Wracked with guilt and convinced that the man they didn’t help was the one who died, Anton felt something needed to be done. He hatched a covert plan to find the men responsible. Posing as journalists, Anton and Vladislav dig for information by talking to the victim’s siblings and setting up bait traps for the people the victim met before his death. With the help of a budding journalist named Katya, visiting from Paris, Anton’s digging goes deeper and deeper, causing him to take even larger risks, eventually alienating himself from his boyfriend and causing him to leave.
Undeterred, Anton continues on his mission, even after Katya has to return to Paris. While digging deeper for clues, Anton befriends someone he shouldn’t and acts on a tip that where the risks are simply too high, leading to the film’s chilling climax.
As we see life in Russia deteriorate for the LGBT community after the approval of the anti-“gay propaganda” law, the already marginalized community there is being left open to attacks where the perpetrators go scot-free. This thriller outlines just how much life and death can intertwine when we don’t act on our principles.
Written by Constance Fischbach, Frederic Jean-Jacques, Anthony Robin & Jonathan Taieb
Directed by Jonathan Taieb
Cast: Renat Shuteev as Anton, Andrey Kurganov as Vladislav, Andrey Koshman as Andrey, Ekaterina Rusnak as Katya
The documentary/drama The Circle will be shown at the Fort Lauderdale Gay and Lesbian Film Festival on Saturday, October 11 at noon at the Classic Gateway Theatre.
This film alternates between scripted period drama and a documentary set in the present day discussing gay life in Zürich in the mid-to-late 1950s. Homosexuality was not illegal in Switzerland, but it was still frowned upon, and workplace discrimination was still rampant. Anyone who yearned to meet other gay people or wanted to read more about the homosexual experience was a member of The Circle, a homophile organization that also produced a magazine.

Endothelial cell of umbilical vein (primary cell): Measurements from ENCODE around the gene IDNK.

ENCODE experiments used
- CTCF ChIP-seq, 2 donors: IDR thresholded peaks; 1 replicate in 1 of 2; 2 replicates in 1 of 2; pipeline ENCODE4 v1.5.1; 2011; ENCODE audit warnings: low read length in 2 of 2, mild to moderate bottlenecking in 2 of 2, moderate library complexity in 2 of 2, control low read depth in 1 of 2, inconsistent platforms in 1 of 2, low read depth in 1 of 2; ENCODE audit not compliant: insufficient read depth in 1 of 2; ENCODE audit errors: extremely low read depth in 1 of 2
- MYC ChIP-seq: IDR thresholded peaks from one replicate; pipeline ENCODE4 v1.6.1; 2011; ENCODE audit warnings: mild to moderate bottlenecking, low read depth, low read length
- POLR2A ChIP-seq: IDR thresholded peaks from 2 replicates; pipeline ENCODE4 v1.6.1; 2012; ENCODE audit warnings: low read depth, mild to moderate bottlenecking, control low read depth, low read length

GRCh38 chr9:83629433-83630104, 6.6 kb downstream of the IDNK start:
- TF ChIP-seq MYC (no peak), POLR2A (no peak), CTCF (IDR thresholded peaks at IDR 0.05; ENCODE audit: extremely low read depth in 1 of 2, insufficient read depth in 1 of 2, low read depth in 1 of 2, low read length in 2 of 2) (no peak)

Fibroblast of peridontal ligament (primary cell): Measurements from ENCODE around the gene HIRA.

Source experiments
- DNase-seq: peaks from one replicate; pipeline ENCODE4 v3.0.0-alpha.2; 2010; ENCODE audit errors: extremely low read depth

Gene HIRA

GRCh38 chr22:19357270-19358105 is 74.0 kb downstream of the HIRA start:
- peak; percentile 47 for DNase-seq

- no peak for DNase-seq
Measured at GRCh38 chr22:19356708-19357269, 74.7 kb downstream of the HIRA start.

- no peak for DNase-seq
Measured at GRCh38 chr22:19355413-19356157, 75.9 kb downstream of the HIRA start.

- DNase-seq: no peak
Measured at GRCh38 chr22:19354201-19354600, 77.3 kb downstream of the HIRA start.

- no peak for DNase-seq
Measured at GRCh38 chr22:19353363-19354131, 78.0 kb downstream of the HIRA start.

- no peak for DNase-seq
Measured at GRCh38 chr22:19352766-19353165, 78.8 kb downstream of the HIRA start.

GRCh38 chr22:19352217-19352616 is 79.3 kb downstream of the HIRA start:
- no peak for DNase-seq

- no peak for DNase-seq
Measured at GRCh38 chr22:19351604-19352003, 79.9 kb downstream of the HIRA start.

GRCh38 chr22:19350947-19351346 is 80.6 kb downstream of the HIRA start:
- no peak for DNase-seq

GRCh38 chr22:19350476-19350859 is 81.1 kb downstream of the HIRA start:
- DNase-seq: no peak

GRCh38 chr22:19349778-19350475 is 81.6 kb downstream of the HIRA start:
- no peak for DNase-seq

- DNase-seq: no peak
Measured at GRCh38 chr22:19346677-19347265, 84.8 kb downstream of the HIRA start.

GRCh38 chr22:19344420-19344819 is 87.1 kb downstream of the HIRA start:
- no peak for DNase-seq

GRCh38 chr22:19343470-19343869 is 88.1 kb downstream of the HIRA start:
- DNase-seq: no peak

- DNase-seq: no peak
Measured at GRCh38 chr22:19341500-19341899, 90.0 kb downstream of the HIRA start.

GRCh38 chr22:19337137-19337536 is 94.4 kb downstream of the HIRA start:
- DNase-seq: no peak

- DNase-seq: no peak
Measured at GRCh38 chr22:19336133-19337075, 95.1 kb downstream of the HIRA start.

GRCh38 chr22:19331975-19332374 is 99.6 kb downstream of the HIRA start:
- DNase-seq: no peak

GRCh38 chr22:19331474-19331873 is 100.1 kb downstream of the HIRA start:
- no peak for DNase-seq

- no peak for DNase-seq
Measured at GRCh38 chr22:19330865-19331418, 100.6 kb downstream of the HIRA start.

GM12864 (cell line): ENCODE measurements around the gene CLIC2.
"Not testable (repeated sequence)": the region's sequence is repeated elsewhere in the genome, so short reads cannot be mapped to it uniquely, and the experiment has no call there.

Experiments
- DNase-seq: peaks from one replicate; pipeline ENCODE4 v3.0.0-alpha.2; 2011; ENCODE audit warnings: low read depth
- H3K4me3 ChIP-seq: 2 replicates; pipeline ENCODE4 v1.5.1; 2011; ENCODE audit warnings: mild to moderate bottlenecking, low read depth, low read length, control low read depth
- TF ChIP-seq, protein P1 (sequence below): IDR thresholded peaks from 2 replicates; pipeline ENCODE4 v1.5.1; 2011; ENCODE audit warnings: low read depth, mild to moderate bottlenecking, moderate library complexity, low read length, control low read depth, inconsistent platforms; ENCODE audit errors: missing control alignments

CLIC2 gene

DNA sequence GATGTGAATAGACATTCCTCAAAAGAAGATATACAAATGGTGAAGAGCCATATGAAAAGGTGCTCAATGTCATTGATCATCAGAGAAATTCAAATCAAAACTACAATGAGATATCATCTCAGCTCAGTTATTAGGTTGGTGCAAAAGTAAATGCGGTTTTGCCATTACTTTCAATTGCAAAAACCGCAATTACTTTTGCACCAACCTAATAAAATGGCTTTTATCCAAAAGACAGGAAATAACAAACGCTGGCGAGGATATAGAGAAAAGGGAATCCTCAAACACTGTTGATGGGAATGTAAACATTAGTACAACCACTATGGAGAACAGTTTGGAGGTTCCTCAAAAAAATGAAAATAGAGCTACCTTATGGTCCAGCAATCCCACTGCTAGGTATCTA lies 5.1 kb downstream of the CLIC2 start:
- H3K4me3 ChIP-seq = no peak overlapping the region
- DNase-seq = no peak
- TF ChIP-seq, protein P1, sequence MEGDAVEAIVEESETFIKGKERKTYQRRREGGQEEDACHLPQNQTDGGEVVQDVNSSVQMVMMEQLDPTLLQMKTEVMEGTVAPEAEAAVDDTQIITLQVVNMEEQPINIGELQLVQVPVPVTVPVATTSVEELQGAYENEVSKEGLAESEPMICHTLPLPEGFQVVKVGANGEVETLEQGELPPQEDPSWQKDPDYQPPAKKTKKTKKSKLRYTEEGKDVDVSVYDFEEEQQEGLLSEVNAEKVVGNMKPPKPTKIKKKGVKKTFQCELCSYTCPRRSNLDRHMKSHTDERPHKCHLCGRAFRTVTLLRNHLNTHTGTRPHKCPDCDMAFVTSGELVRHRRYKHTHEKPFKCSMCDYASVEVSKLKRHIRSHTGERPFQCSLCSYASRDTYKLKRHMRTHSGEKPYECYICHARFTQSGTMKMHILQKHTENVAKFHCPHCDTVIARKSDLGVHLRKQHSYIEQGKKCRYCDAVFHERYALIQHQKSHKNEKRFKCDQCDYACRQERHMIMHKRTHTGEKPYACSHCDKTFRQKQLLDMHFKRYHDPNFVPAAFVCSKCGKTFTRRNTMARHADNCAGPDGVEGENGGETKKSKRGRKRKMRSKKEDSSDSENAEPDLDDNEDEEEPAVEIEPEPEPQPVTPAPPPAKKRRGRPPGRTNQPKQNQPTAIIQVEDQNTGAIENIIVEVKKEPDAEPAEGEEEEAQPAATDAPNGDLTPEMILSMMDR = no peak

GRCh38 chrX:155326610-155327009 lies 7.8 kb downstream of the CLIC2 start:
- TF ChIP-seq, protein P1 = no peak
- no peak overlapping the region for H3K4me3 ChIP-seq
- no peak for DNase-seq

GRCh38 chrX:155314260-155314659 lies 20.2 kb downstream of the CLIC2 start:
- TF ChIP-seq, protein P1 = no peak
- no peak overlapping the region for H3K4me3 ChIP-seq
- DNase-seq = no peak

At the beginning of the documentary we are introduced to a mature couple, Ernst and Robi. We are then transported back to the Zürich of 1956 where we meet younger versions of Ernst, a teacher, and Robi, a hairdresser and drag queen. Ernst is introduced to The Circle, and is immediately welcomed, while Ernst and Robi start a relationship which continues to this day.
In the 1950s, Zürich was known as a gay mecca, partly due to tourism from West Germany, where homosexuality was still illegal. Rent boys flocked to the city, extorting closeted gay men. Extortion quickly turned deadly, and a string of murders shocked the city. The authorities, wanting to solve the crimes and put the gay community in its place at the same time, started raiding well-known gay meeting areas and jailed men on trumped-up charges. After the raids, it took a long time for Zürich’s gay community to unite and thrive again.
Through explanations and narrations from Ernst, Robi, and their friends, we get a glimpse of gay life in another time and in another land. While the United States of the 1950s was heavily closeted, even free-wheeling Zürich suffered lamentable discrimination. A worldwide audience has now been introduced to this chapter of history thanks to this film.
Written by Stefan Haupt, Christian Felix, Ivan Madeo, Urs Frey
Directed by Stefan Haupt
Cast: Matthias Hungerbühler as Ernst (flashbacks), Sven Schelker as Robi (flashbacks), Peter Jecklin as Max, Marianne Sägebrecht as Erika